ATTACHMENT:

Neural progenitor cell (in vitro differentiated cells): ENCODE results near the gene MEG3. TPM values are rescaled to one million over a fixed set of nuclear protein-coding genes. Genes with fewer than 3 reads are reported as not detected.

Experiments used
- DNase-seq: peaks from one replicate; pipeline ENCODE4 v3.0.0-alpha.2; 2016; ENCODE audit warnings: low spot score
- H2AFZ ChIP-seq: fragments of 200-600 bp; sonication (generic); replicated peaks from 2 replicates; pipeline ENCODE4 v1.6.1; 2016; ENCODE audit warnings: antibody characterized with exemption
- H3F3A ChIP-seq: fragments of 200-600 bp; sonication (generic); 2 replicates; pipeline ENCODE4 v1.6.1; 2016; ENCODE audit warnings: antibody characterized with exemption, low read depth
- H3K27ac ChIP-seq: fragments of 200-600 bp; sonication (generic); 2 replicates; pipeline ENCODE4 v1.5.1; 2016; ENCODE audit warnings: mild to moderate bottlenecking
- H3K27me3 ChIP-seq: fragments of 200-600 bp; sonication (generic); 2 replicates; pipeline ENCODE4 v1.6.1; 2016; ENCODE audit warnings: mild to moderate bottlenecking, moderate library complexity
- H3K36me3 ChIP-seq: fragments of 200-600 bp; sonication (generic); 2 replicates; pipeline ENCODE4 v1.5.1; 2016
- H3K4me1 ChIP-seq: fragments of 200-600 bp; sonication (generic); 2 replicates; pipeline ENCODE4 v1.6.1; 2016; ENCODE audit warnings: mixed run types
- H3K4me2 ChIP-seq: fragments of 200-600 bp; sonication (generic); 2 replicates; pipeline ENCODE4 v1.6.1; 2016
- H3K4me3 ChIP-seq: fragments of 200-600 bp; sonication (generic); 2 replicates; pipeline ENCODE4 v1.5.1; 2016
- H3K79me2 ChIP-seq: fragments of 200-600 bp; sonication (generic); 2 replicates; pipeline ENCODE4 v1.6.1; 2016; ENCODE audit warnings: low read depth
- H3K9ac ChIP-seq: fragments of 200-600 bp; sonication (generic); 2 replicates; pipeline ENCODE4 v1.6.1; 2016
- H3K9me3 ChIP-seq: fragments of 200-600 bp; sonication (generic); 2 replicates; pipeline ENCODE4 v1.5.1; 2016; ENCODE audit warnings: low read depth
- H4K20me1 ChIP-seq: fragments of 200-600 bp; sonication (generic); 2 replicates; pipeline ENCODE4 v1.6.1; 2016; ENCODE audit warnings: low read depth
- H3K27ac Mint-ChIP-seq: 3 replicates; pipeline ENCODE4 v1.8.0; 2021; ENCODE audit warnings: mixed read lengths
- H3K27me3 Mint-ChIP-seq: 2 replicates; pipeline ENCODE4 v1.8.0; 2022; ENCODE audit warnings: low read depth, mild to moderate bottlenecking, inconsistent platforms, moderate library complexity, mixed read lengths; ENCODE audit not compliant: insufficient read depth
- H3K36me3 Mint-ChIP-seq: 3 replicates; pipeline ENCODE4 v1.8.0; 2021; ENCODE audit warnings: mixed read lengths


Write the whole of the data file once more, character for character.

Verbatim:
Neural progenitor cell (in vitro differentiated cells): ENCODE results near the gene MEG3. TPM values are rescaled to one million over a fixed set of nuclear protein-coding genes. Genes with fewer than 3 reads are reported as not detected.

Experiments used
- DNase-seq: peaks from one replicate; pipeline ENCODE4 v3.0.0-alpha.2; 2016; ENCODE audit warnings: low spot score
- H2AFZ ChIP-seq: fragments of 200-600 bp; sonication (generic); replicated peaks from 2 replicates; pipeline ENCODE4 v1.6.1; 2016; ENCODE audit warnings: antibody characterized with exemption
- H3F3A ChIP-seq: fragments of 200-600 bp; sonication (generic); 2 replicates; pipeline ENCODE4 v1.6.1; 2016; ENCODE audit warnings: antibody characterized with exemption, low read depth
- H3K27ac ChIP-seq: fragments of 200-600 bp; sonication (generic); 2 replicates; pipeline ENCODE4 v1.5.1; 2016; ENCODE audit warnings: mild to moderate bottlenecking
- H3K27me3 ChIP-seq: fragments of 200-600 bp; sonication (generic); 2 replicates; pipeline ENCODE4 v1.6.1; 2016; ENCODE audit warnings: mild to moderate bottlenecking, moderate library complexity
- H3K36me3 ChIP-seq: fragments of 200-600 bp; sonication (generic); 2 replicates; pipeline ENCODE4 v1.5.1; 2016
- H3K4me1 ChIP-seq: fragments of 200-600 bp; sonication (generic); 2 replicates; pipeline ENCODE4 v1.6.1; 2016; ENCODE audit warnings: mixed run types
- H3K4me2 ChIP-seq: fragments of 200-600 bp; sonication (generic); 2 replicates; pipeline ENCODE4 v1.6.1; 2016
- H3K4me3 ChIP-seq: fragments of 200-600 bp; sonication (generic); 2 replicates; pipeline ENCODE4 v1.5.1; 2016
- H3K79me2 ChIP-seq: fragments of 200-600 bp; sonication (generic); 2 replicates; pipeline ENCODE4 v1.6.1; 2016; ENCODE audit warnings: low read depth
- H3K9ac ChIP-seq: fragments of 200-600 bp; sonication (generic); 2 replicates; pipeline ENCODE4 v1.6.1; 2016
- H3K9me3 ChIP-seq: fragments of 200-600 bp; sonication (generic); 2 replicates; pipeline ENCODE4 v1.5.1; 2016; ENCODE audit warnings: low read depth
- H4K20me1 ChIP-seq: fragments of 200-600 bp; sonication (generic); 2 replicates; pipeline ENCODE4 v1.6.1; 2016; ENCODE audit warnings: low read depth
- H3K27ac Mint-ChIP-seq: 3 replicates; pipeline ENCODE4 v1.8.0; 2021; ENCODE audit warnings: mixed read lengths
- H3K27me3 Mint-ChIP-seq: 2 replicates; pipeline ENCODE4 v1.8.0; 2022; ENCODE audit warnings: low read depth, mild to moderate bottlenecking, inconsistent platforms, moderate library complexity, mixed read lengths; ENCODE audit not compliant: insufficient read depth
- H3K36me3 Mint-ChIP-seq: 3 replicates; pipeline ENCODE4 v1.8.0; 2021; ENCODE audit warnings: mixed read lengths